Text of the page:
She knew how to get my attention; attached to that initial email was a copy of a letter written by her older sister, Barb, to her fiancé in October 1945 that describes a scene that many San Pedrans might still remember, the return of the Pacific Fleet to its former home port. The fiancé, Ben, was serving on the heavy cruiser USS Helena, then in New York. Barb wrote on Oct. 25:

I surely wish it could have been the Helena coming up the channel this morning instead of the cruiser Los Angeles. I paid particular attention to her as I know your ship is the same type. The new cruisers are really beautiful, aren’t they? So long and sleek and powerful looking. I’m glad you did get your big ship if it had to be a ship again. The troop ships have been returning every day as well as the battleships Texas and Nevada; cruisers Astoria, Baltimore, Tucson and L.A.; carriers Shangri-La and Hancock, several CVEs; mine destroyers; and several others. We have a marvelous view of them from the balcony of the building which is upstairs over the Cabrillo Theatre on Seventh and Beacon streets. There is a tiny fishing boat which is painted white and decorated with flags which meets each ship as the tugs bring her in to berth, and their favorite record seems to be ‘California, Here I Come.’ There is to be quite a program in the Coliseum at USC following a street program in L.A. Saturday (parade), and a sky parade of 300 Navy and Marine planes. There will be four submarines among the ships open for inspections Saturday. I’ve been aboard the larger-type ships years ago, but would like to see the inside of a sub.

Jean had just graduated from San Pedro High that June. Barb, a 1941 grad, was employed by the Navy in its public relations office, which was adjacent to the Fox Cabrillo Theatre below the Elks Club. Barb, who died in 2010, and Ben had a long life together.

Like most of her generation, Jean, now 85, has vivid memories of the long-ago past. In 1927, her parents’ house was the last one on west Santa Cruz, just below Walker and the original McCowan’s market. The boys she grew up with almost all ended up serving in the war.

In another email, she wrote: I still grieve over several friends who never returned whose names you referred to in your poignant article several years ago. In my mind’s eye I see the gold star in Robert Stambook’s mother’s front window in her tiny house off 9th Street. He was in the 5th Marine Division, wounded in the invasion of Iwo Jima, and sent back into the battle and was killed.

I have a copy of a March 1945 clipping from the News-Pilot with a picture of Stambook, a Summer 1943 San Pedro High grad, that says his “helmet saved his life on Iwo Jima, and permitted him to return to the fighting there after treatment at a first-aid ship offshore for shrapnel wounds in the head received the day his marine regiment invaded the island, according to word received by his mother, Mrs. Hazel Nelson of 1045 S. Alma.” Just 19-years-old and engaged to a high school friend of Jean’s, he was killed in action on March 14; he’s buried in Rosecran’s National Cemetery in San Diego.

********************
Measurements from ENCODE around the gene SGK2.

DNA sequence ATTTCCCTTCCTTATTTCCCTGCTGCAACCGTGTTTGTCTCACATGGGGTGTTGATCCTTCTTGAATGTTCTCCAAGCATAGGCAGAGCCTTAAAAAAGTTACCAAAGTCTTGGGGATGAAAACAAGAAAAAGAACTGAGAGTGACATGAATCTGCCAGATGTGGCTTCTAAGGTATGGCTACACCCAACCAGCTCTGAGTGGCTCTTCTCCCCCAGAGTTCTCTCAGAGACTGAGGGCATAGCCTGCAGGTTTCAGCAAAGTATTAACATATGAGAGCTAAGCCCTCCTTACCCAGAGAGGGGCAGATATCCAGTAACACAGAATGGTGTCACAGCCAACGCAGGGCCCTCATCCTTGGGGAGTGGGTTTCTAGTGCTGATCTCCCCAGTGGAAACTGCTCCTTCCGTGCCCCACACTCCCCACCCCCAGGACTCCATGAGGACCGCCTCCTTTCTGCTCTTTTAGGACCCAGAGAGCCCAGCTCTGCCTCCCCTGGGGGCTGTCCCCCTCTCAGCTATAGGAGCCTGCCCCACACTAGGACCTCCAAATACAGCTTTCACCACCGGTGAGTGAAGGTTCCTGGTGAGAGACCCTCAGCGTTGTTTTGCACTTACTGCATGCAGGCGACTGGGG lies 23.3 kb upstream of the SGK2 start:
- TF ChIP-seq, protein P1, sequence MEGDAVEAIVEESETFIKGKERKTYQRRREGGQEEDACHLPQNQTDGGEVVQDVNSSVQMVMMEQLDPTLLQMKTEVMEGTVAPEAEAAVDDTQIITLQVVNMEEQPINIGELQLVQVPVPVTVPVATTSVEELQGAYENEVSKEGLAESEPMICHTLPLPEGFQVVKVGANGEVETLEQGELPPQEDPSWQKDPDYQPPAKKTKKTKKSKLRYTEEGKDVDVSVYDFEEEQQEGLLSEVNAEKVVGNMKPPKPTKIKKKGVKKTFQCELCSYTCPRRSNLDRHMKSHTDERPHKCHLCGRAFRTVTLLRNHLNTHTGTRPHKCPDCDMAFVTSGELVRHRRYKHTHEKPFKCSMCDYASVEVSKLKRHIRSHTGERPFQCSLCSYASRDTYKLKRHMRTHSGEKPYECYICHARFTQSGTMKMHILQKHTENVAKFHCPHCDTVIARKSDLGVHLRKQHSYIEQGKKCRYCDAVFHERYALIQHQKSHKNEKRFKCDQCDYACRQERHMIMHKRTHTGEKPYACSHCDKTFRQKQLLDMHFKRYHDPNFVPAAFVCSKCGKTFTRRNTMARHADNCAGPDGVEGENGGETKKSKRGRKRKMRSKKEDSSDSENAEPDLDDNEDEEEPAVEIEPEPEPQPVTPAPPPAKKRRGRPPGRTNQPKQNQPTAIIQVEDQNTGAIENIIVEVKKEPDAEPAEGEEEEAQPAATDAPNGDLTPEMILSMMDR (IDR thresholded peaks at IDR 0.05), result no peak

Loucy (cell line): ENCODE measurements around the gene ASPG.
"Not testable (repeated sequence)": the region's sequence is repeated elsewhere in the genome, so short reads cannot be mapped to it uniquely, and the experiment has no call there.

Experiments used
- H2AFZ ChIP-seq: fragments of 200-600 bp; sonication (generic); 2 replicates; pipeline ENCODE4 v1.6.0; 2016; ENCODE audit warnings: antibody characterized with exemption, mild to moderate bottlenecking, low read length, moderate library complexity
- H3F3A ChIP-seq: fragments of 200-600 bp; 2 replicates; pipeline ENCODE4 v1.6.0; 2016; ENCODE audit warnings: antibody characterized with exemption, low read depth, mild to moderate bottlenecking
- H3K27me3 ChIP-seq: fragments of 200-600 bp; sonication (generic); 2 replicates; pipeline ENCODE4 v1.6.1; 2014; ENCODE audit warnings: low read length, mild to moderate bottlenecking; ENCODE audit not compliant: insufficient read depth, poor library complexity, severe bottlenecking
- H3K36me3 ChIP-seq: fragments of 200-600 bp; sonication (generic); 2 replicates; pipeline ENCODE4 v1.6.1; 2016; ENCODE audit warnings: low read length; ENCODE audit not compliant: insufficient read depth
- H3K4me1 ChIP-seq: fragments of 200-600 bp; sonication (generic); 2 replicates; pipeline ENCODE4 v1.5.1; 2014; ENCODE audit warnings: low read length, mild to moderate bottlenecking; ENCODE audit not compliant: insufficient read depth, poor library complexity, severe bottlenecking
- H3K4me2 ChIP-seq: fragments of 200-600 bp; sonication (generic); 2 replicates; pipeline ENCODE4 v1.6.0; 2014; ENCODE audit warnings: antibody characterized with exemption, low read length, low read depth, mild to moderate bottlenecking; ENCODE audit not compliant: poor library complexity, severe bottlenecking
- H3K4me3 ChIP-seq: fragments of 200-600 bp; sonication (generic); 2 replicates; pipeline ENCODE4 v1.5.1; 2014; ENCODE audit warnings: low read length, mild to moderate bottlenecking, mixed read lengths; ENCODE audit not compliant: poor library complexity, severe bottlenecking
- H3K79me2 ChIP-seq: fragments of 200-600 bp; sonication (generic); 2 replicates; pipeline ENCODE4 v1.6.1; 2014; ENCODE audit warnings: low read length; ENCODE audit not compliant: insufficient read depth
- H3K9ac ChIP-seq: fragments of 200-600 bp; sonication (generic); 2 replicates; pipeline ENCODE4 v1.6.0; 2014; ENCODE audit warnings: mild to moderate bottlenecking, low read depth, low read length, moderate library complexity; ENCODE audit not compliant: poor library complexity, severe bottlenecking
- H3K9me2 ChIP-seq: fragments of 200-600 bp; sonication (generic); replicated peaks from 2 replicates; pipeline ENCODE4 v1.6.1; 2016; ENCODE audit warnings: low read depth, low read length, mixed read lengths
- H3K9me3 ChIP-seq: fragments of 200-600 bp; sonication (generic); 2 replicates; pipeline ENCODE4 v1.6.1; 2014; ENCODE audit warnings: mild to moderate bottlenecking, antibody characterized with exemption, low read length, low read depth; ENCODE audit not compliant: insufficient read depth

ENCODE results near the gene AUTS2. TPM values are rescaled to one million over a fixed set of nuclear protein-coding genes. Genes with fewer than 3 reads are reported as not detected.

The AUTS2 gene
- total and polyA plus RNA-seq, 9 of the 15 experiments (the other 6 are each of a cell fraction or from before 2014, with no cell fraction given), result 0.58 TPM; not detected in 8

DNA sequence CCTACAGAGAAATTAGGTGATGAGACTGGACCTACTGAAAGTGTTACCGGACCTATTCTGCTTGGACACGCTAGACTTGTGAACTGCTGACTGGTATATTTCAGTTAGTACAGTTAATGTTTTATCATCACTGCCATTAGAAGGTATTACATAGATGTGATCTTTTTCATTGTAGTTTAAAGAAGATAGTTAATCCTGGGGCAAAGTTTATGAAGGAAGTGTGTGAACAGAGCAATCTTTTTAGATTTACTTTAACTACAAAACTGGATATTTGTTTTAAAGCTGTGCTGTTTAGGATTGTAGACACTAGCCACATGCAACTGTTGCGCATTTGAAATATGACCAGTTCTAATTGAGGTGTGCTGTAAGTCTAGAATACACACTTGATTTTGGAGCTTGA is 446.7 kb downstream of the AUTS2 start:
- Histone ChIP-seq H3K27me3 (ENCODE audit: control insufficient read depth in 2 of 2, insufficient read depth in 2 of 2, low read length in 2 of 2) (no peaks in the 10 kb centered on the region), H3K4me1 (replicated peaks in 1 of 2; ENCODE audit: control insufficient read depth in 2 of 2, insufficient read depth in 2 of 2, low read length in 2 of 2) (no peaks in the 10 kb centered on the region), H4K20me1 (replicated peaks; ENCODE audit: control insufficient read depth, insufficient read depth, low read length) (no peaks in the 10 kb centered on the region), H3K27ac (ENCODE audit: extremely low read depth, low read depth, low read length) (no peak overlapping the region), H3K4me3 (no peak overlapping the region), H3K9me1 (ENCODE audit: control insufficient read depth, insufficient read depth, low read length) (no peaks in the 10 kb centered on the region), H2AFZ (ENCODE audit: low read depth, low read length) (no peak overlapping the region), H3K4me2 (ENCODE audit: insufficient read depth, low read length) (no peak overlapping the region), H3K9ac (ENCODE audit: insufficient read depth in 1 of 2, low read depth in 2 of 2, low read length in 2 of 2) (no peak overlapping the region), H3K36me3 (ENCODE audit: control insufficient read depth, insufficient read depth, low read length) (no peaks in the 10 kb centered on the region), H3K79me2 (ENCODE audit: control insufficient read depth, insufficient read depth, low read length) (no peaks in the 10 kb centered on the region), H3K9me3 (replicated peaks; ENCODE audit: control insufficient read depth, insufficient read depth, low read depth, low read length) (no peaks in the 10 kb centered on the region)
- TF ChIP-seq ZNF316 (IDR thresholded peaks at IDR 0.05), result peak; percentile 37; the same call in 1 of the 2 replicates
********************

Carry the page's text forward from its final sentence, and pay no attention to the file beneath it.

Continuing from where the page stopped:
Jean also recalls her stepfather, Arthur W. “Bill” Christensen, who survived a ship torpedoing in WWI while in the merchant marine, being recruited by the Army in WWII. Christensen was a longshoreman working for Crescent Warehouse when the Army came calling, seeking the services of stevedores to help get bomb-damaged ports in France back in operation following D-day. When he returned to San Pedro, he finished his career as a supervisor at Crescent.

As usually happens when two San Pedrans who’d never met before get together, we discovered common bonds. Years ago, she was a neighbor of my old San Pedro High math teacher, the late Glen Gallaher, who used to email me regularly. Now she lives just a few doors down the street from me, in the same house she’s owned since the early `60s. She mentioned a family that once lived next door, the Karmeliches, and the boys her son, Brian, played with. It turns out one of those boys, Chris, stands right in front of me when we line up at the casual hall.

Brian attended Crestwood Elementary and Dodson Junior High, but Jean sensed her son was destined for something special and enrolled him at Narbonne High because of its highly regarded public speaking program. He graduated in 1977 and went on to earn his Ph.D. from USC. Jean herself graduated from UCLA in 1953 but cut short a teaching career to care for her mother.

She was right about her son, but his story is going to have to wait for another day. Stay tuned. spt

New Councilman Faces First Test With An Old Problem